Buffalo slightly scaled back the 10 personnel usage in Week 2 against the Miami Dolphins, but those plays were far more effective. Allen went 6-of-9 in Week 2 for 97 yards (10.7 ypa) and while his positive play rate of 66.7% was identical to Week 1’s, that was the same as his completion percentage — no failed completions. 

During the second drive of the game, Buffalo faced a third and 10 from their own 29-yard line. The Bills came out in 10 personnel and went empty. With a loaded defensive front and a single high safety, Allen was able to work the clear man coverage and wait for John Brown to beat his defender across the field as Cole Beasley cleared out the middle with his route.



Daboll has also gotten Allen on the move in the running game by taking advantage of the space created from the personnel grouping. On the play after the 15-yard completion to Brown, the Bills got another 16 yards from a quarterback draw with the same personnel on the field.



On the next play, the Bills stayed in 10 personnel but Allen went under center. Buffalo used play-action and got Beasley deep for a 26-yard gain on a crossing route from the slot — a spear concept (think Mesh but deeper crossers) the Cowboys have used successfully under Kellen Moore. The drive eventually ended in a touchdown.



Another thing Daboll and the Bills have done to help Allen is turn up the play-action to 11. Last season, Buffalo used play-action on just 24% of dropbacks, which ranked 19th in the league. Through two weeks, Allen has used play-action on 42.7% of his dropbacks. He currently has 37 play-action attempts, eight more than the next quarterback (Cam Newton), per SIS.

On play-action, Allen is averaging 11.6 yards per attempt, which is second only to Dak Prescott. Allen leads the league with four touchdown throws off play-action through two weeks and there’s a bigger gap between Allen and Prescott in total EPA off play-action than between Prescott and the sixth-ranked quarterback.

The addition of Diggs has allowed the Bills to take better advantage of spacing in the play-action game. Early in the fourth quarter with the Bills trailing 20-17, they came out in 11 personnel for a 1st and 10 from their own 25-yard line to start a drive. Diggs was isolated to the right with the other two receivers stacked to the left.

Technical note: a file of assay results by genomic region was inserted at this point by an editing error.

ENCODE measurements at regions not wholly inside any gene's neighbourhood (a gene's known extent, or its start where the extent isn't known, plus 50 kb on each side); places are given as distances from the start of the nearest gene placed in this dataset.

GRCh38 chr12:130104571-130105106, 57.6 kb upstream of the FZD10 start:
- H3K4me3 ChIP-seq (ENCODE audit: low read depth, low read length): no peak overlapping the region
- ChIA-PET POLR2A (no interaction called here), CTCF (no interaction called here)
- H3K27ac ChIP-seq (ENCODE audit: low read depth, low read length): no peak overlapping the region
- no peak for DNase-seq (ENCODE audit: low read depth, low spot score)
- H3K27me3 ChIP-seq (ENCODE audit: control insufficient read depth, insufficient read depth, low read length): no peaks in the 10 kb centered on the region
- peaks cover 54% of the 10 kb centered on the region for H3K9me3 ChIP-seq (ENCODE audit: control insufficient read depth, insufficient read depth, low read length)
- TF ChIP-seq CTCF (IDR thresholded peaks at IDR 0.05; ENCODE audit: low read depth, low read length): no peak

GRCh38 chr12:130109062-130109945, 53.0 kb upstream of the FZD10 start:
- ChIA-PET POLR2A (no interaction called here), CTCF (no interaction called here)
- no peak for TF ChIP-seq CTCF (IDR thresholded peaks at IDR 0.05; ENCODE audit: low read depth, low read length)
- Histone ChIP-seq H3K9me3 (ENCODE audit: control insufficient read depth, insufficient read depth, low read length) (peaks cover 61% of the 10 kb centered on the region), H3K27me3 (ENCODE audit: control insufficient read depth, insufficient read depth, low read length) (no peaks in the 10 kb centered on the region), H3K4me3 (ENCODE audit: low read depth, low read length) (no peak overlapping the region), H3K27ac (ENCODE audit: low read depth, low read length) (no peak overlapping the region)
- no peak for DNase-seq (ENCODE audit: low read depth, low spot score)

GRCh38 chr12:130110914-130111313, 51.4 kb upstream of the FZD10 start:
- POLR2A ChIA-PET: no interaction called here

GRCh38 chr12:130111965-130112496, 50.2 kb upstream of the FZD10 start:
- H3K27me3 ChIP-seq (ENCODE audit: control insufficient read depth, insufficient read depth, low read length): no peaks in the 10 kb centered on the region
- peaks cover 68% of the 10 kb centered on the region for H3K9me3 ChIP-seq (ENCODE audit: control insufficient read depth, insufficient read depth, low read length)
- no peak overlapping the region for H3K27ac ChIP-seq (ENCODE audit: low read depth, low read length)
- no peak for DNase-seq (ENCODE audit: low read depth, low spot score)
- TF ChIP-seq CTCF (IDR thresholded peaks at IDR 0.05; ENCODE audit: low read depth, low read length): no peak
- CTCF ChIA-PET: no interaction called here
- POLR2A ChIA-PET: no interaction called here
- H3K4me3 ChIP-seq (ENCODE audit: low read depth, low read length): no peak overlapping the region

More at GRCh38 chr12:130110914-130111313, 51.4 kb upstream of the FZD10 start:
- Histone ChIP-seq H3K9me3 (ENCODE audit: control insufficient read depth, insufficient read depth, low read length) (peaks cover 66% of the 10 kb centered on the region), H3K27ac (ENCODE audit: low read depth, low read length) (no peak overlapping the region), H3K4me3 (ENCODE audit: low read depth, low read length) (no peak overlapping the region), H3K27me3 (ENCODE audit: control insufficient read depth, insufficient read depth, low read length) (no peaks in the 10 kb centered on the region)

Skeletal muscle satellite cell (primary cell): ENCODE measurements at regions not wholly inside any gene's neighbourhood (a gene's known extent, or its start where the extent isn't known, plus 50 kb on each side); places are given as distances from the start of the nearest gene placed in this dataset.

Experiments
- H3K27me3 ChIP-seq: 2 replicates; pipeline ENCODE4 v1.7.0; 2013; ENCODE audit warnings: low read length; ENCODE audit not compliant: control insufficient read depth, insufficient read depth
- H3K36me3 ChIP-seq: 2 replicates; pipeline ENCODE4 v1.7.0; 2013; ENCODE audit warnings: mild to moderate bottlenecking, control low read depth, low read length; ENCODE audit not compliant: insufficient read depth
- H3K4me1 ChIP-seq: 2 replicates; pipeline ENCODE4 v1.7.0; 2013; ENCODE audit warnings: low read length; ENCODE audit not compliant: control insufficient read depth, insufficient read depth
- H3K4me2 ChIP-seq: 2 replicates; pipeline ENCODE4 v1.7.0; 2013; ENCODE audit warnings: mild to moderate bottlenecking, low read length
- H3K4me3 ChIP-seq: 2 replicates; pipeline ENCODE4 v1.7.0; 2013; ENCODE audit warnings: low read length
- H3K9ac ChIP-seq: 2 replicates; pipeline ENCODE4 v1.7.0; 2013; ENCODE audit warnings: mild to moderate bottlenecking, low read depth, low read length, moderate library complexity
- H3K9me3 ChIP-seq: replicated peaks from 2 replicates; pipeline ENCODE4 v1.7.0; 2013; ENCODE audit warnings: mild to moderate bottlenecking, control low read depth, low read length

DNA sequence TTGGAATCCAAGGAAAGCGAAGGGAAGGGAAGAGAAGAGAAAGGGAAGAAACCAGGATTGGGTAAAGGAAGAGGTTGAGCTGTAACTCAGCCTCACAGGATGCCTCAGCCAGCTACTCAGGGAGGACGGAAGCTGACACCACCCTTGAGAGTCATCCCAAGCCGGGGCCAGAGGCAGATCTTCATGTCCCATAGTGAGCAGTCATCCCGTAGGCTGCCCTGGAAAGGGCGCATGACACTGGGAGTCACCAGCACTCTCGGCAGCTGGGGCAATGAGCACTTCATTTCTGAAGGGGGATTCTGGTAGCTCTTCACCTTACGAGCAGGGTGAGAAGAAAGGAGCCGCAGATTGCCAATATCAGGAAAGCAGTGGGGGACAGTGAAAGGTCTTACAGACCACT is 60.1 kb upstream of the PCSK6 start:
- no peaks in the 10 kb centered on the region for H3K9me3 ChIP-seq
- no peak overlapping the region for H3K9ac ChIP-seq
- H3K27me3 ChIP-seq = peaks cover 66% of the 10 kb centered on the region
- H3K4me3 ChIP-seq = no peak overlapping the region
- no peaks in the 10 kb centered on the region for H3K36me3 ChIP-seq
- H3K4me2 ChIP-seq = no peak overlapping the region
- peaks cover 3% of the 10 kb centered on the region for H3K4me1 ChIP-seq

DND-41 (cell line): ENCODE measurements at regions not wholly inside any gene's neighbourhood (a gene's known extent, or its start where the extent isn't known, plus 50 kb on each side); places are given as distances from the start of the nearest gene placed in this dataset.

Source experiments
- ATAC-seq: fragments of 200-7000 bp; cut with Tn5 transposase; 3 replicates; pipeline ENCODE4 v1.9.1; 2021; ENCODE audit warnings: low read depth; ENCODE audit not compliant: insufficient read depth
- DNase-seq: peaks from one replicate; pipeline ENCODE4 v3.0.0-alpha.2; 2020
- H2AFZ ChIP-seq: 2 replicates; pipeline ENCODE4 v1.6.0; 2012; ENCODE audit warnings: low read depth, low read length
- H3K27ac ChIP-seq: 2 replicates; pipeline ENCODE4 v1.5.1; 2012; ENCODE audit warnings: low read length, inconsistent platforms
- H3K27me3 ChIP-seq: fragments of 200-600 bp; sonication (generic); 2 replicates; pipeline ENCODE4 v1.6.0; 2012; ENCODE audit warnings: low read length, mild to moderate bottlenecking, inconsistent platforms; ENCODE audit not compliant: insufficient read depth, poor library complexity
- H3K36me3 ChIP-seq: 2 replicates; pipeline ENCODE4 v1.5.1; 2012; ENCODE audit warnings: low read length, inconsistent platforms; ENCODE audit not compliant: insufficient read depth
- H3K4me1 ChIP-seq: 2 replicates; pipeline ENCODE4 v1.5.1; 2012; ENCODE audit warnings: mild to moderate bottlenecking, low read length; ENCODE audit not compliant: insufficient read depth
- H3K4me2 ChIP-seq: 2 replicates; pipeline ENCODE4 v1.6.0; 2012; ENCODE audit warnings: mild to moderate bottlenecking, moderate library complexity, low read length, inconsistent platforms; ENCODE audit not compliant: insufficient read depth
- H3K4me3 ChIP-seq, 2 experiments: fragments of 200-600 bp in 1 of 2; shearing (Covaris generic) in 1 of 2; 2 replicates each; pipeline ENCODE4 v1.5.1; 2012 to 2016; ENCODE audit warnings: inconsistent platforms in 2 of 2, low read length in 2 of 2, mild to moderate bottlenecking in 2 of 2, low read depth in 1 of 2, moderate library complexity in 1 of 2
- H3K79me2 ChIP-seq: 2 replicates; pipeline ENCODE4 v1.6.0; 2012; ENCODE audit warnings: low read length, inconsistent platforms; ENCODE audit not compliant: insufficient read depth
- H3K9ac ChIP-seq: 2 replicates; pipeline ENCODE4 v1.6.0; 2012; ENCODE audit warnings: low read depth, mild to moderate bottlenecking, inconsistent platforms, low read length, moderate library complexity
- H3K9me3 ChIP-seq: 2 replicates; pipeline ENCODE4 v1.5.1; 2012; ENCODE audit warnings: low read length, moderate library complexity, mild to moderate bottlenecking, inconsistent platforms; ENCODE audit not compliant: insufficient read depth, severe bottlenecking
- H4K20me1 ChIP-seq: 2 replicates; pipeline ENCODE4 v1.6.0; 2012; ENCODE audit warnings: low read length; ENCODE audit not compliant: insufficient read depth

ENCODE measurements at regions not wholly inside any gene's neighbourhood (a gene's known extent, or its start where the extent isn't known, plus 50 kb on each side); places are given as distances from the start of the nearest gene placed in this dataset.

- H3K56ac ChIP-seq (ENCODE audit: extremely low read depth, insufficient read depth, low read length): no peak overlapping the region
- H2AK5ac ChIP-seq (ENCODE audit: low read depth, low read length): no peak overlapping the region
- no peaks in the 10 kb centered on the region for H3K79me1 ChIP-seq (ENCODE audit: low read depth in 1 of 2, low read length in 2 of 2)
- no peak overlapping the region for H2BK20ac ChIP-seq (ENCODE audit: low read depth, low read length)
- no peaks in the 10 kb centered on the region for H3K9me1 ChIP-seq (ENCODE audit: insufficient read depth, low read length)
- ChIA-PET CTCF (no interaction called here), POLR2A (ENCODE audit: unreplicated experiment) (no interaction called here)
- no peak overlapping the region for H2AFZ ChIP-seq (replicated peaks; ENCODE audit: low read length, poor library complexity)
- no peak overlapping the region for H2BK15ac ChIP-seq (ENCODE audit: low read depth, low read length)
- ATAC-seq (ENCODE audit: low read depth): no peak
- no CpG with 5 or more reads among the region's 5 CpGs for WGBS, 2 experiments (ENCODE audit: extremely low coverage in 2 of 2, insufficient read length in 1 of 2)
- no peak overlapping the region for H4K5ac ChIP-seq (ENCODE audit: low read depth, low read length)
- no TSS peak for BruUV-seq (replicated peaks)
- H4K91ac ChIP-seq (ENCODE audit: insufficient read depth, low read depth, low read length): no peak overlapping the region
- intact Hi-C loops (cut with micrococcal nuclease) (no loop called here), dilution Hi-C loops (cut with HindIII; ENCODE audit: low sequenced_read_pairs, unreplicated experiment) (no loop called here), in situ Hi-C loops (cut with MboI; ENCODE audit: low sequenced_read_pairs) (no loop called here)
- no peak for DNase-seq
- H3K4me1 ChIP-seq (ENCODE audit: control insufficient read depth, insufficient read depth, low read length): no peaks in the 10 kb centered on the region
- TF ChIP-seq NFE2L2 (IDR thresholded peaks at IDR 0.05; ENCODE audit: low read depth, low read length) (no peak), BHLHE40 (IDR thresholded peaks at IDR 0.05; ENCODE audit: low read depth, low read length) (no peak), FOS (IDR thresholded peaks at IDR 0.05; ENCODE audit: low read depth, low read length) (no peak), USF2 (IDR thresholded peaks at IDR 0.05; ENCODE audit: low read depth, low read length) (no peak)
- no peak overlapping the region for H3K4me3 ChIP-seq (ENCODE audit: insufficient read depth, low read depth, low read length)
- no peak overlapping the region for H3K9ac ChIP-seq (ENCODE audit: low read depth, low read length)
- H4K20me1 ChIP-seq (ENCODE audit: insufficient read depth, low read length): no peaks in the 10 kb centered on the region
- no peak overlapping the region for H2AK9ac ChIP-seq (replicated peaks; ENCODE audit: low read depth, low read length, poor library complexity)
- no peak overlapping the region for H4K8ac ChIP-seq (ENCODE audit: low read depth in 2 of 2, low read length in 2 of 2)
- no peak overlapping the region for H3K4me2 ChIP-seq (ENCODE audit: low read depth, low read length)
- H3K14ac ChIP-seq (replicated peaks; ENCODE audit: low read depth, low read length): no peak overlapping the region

Beasley’s stem from the opposite side of the field, along with the play-action, froze the single-high safety. All Diggs had to do was beat his man deep and it turned into a 47-yard gain. The drive ended with the game-winning touchdown. 



All of this has set up Allen to be more comfortable in the pocket. He’s spending more time in there this season — per NFL Next Gen Stats, his average time to throw is 2.95 seconds, up from 2.85 last season. So far the pass blocking has kept Allen clean. Per ESPN’s Pass Block Win Rate, the Bills are sixth through two weeks of the season. That time added to the spacing and improved talent in the receiving corps has lowered Allen’s rate of tight window throws from 15.4% last season to 13.6% this year.

That loops back to Allen and the deep ball. He’s 6-of-9 for 189 yards through the first two weeks of the season. By any standards, that’s a phenomenal start. The key for the Bills season will be how much that success continues. Picking apart the secondaries of the Jets and Dolphins is one thing and a big test is about to come in Week 3 against the Los Angeles Rams.

Right now Allen has been set up to succeed and he’s hitting what he’s needed to in order for the offense to take another step forward. If this continues, the Bills could find themselves as one of the most dangerous teams in the league. If not, it won’t be from a lack of support.